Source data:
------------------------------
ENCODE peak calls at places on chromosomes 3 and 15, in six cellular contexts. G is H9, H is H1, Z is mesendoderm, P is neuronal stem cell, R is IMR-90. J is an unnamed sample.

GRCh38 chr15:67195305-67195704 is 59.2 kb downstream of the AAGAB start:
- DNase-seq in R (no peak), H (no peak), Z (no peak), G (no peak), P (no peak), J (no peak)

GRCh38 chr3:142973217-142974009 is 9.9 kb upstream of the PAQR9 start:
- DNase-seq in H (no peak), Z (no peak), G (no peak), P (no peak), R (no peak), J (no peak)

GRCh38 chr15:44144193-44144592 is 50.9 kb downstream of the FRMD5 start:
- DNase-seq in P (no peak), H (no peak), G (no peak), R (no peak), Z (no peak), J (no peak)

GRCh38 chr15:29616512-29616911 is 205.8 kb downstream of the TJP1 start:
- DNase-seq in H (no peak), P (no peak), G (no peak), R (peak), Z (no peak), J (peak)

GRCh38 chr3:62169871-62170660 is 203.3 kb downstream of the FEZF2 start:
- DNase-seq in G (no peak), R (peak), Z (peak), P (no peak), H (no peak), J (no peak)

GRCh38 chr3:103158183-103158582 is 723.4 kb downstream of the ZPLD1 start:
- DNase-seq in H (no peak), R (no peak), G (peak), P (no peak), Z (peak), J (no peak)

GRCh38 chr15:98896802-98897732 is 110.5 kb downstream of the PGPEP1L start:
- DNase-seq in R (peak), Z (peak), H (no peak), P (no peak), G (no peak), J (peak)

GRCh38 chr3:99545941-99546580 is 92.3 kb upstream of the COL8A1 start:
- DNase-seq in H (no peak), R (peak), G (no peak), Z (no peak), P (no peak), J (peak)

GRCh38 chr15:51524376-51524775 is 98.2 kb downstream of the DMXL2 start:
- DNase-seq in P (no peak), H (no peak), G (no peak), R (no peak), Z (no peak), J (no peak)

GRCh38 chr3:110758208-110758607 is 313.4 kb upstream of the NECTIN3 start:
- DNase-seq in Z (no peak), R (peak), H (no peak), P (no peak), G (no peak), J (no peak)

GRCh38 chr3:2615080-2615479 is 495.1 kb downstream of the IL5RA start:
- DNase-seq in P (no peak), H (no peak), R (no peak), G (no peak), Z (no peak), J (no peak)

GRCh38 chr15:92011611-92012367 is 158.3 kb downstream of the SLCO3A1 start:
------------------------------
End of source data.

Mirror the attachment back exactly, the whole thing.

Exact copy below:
ENCODE peak calls at places on chromosomes 3 and 15, in six cellular contexts. G is H9, H is H1, Z is mesendoderm, P is neuronal stem cell, R is IMR-90. J is an unnamed sample.

GRCh38 chr15:67195305-67195704 is 59.2 kb downstream of the AAGAB start:
- DNase-seq in R (no peak), H (no peak), Z (no peak), G (no peak), P (no peak), J (no peak)

GRCh38 chr3:142973217-142974009 is 9.9 kb upstream of the PAQR9 start:
- DNase-seq in H (no peak), Z (no peak), G (no peak), P (no peak), R (no peak), J (no peak)

GRCh38 chr15:44144193-44144592 is 50.9 kb downstream of the FRMD5 start:
- DNase-seq in P (no peak), H (no peak), G (no peak), R (no peak), Z (no peak), J (no peak)

GRCh38 chr15:29616512-29616911 is 205.8 kb downstream of the TJP1 start:
- DNase-seq in H (no peak), P (no peak), G (no peak), R (peak), Z (no peak), J (peak)

GRCh38 chr3:62169871-62170660 is 203.3 kb downstream of the FEZF2 start:
- DNase-seq in G (no peak), R (peak), Z (peak), P (no peak), H (no peak), J (no peak)

GRCh38 chr3:103158183-103158582 is 723.4 kb downstream of the ZPLD1 start:
- DNase-seq in H (no peak), R (no peak), G (peak), P (no peak), Z (peak), J (no peak)

GRCh38 chr15:98896802-98897732 is 110.5 kb downstream of the PGPEP1L start:
- DNase-seq in R (peak), Z (peak), H (no peak), P (no peak), G (no peak), J (peak)

GRCh38 chr3:99545941-99546580 is 92.3 kb upstream of the COL8A1 start:
- DNase-seq in H (no peak), R (peak), G (no peak), Z (no peak), P (no peak), J (peak)

GRCh38 chr15:51524376-51524775 is 98.2 kb downstream of the DMXL2 start:
- DNase-seq in P (no peak), H (no peak), G (no peak), R (no peak), Z (no peak), J (no peak)

GRCh38 chr3:110758208-110758607 is 313.4 kb upstream of the NECTIN3 start:
- DNase-seq in Z (no peak), R (peak), H (no peak), P (no peak), G (no peak), J (no peak)

GRCh38 chr3:2615080-2615479 is 495.1 kb downstream of the IL5RA start:
- DNase-seq in P (no peak), H (no peak), R (no peak), G (no peak), Z (no peak), J (no peak)

GRCh38 chr15:92011611-92012367 is 158.3 kb downstream of the SLCO3A1 start: